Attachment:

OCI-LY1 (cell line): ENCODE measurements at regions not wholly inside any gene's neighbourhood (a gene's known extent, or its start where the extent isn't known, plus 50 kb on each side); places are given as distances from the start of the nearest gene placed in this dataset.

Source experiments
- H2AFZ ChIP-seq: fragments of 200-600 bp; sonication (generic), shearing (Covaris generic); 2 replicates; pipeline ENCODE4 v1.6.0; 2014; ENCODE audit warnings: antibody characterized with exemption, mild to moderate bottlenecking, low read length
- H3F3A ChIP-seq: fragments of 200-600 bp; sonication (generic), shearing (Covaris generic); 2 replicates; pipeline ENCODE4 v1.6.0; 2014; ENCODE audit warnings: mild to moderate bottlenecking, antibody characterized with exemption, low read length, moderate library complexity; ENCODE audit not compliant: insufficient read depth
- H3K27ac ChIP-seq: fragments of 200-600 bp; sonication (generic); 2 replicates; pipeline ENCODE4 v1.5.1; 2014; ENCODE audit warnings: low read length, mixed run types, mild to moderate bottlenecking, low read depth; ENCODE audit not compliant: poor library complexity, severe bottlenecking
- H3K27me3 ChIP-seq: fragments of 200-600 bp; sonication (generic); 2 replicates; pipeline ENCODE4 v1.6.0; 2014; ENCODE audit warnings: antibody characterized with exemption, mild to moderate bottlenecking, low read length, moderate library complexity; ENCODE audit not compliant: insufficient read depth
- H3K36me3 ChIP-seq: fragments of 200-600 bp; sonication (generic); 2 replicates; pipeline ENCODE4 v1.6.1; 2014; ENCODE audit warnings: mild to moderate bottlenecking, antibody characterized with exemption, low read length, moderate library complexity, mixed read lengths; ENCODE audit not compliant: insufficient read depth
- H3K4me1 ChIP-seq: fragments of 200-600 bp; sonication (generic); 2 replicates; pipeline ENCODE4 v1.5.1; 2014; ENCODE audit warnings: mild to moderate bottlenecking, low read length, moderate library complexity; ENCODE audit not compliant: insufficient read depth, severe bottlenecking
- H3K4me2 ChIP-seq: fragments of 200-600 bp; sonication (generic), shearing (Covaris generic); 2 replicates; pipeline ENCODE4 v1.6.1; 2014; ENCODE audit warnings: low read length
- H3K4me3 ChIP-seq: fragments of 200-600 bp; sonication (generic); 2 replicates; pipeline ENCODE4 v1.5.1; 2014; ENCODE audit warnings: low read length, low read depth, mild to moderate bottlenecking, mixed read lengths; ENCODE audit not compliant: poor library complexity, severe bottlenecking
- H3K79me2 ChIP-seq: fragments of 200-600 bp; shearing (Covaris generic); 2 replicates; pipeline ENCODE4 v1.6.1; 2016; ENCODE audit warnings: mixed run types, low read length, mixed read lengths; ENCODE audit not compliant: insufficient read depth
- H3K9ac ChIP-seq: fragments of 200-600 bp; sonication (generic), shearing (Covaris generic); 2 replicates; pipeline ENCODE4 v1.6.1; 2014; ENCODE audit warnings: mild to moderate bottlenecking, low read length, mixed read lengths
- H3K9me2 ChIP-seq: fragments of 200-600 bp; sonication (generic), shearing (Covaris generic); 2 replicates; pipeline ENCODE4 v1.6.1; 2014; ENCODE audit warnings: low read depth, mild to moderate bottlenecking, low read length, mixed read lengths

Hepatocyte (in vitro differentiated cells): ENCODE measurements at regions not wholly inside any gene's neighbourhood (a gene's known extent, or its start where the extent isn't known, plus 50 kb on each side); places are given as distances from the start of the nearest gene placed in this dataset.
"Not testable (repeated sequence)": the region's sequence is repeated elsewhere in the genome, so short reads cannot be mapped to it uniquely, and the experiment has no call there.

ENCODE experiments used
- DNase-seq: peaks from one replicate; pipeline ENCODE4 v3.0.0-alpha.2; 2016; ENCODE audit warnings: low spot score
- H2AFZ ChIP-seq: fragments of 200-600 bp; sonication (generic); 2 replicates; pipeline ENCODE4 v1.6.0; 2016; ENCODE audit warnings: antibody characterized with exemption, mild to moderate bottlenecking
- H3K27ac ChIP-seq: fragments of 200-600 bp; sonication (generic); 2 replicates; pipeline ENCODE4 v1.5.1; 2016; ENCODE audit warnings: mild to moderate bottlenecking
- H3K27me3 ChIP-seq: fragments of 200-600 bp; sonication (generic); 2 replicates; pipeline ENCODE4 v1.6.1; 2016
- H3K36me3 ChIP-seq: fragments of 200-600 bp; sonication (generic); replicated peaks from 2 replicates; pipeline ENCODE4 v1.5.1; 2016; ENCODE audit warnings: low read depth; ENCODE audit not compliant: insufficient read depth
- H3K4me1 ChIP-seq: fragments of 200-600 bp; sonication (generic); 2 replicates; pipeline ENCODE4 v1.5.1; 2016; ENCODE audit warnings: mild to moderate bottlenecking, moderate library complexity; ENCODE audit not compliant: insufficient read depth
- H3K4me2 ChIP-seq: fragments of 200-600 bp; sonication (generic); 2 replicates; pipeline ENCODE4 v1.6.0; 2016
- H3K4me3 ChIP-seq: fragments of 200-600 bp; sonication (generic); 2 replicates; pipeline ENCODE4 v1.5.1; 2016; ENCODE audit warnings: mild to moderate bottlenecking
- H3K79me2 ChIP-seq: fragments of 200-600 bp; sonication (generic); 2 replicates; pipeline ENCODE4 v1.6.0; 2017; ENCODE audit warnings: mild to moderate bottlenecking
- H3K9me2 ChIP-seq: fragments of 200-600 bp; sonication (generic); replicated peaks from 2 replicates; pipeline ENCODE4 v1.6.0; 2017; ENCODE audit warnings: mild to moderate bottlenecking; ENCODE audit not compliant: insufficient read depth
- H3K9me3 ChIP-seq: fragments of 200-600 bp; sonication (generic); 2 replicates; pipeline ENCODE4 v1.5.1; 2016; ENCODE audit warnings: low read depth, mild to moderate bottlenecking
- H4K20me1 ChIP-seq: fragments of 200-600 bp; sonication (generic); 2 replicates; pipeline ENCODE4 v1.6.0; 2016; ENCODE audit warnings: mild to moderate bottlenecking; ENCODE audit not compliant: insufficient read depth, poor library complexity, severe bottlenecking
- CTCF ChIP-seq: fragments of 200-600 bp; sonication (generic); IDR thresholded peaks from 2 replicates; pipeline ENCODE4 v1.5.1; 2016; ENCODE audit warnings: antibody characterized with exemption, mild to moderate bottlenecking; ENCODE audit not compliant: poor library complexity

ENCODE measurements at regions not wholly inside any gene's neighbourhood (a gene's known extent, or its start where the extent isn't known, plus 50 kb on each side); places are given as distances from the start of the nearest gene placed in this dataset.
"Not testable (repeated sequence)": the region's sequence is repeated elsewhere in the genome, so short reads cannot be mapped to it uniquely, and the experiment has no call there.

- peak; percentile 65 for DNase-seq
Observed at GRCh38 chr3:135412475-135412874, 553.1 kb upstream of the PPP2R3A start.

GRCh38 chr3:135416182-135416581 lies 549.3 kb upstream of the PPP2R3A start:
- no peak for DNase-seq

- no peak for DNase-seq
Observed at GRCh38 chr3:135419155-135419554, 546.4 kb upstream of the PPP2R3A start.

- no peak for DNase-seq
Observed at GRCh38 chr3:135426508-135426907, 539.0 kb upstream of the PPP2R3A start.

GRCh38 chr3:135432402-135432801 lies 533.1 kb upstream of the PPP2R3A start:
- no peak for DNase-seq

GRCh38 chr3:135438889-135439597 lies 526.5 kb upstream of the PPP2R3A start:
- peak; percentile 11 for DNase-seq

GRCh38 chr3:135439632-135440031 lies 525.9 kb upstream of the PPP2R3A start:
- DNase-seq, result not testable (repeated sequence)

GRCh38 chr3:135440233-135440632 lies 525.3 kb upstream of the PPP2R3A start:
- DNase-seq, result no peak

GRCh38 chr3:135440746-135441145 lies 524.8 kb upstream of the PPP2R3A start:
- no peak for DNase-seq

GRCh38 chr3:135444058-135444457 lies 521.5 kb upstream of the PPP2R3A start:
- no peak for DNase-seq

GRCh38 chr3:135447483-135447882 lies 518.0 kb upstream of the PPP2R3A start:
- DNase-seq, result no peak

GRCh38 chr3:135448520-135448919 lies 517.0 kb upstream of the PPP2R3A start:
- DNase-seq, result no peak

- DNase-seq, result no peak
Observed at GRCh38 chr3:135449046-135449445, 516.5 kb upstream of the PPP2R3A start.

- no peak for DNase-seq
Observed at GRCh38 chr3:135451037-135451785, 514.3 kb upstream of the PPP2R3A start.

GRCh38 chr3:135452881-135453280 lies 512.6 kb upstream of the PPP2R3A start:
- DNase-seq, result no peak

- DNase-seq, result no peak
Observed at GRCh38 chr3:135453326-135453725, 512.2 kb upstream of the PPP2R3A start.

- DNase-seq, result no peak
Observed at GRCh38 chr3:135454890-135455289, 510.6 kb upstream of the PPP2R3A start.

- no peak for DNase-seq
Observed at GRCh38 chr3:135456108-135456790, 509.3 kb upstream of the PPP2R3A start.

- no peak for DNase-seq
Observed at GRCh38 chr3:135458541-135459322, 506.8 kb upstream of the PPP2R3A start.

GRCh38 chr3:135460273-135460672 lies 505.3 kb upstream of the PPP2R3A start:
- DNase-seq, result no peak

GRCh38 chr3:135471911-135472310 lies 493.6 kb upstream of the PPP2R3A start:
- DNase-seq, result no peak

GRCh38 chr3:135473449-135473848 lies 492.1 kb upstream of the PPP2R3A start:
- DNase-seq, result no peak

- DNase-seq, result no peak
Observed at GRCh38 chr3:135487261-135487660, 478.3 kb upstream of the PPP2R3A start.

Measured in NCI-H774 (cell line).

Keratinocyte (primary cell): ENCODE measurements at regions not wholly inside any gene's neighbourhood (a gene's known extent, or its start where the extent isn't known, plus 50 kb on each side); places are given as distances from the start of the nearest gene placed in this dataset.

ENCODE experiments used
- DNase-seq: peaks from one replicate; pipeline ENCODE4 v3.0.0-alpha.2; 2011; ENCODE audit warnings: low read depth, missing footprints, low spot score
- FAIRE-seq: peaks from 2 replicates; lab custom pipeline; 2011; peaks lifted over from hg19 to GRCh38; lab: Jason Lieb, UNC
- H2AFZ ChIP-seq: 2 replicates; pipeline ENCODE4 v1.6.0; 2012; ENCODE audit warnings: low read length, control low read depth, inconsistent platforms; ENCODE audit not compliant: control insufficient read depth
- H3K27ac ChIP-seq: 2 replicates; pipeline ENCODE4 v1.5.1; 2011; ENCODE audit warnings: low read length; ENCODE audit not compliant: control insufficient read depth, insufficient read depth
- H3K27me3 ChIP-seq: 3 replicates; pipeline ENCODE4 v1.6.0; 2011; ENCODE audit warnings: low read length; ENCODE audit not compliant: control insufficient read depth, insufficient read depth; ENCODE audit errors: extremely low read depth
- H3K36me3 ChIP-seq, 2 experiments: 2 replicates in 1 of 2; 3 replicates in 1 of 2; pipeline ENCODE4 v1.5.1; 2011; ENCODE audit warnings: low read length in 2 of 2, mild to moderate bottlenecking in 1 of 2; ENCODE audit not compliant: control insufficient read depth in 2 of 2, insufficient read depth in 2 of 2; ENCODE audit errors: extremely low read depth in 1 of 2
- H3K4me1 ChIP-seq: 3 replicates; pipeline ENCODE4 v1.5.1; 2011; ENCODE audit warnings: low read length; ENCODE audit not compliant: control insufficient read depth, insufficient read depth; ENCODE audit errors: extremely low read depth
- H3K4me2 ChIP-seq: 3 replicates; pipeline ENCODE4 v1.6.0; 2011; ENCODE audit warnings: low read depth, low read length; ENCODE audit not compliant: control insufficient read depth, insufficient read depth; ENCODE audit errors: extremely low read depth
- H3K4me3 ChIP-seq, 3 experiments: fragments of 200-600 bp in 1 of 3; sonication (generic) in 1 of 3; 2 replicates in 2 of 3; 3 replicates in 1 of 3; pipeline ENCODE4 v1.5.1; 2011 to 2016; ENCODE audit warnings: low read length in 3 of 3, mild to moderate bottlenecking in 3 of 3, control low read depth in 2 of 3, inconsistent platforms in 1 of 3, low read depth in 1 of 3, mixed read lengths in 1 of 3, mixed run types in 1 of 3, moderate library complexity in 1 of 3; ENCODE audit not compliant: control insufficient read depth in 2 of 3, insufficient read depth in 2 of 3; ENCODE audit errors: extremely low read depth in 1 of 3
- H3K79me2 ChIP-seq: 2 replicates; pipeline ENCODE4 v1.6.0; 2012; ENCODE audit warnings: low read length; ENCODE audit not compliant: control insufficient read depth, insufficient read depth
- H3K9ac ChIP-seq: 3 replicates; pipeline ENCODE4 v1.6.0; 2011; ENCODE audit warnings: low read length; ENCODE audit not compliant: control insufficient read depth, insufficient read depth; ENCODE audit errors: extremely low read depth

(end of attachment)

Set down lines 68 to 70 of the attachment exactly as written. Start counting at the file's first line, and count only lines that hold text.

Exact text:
- no peak for DNase-seq
Observed at GRCh38 chr3:135458541-135459322, 506.8 kb upstream of the PPP2R3A start.

GRCh38 chr3:135460273-135460672 lies 505.3 kb upstream of the PPP2R3A start: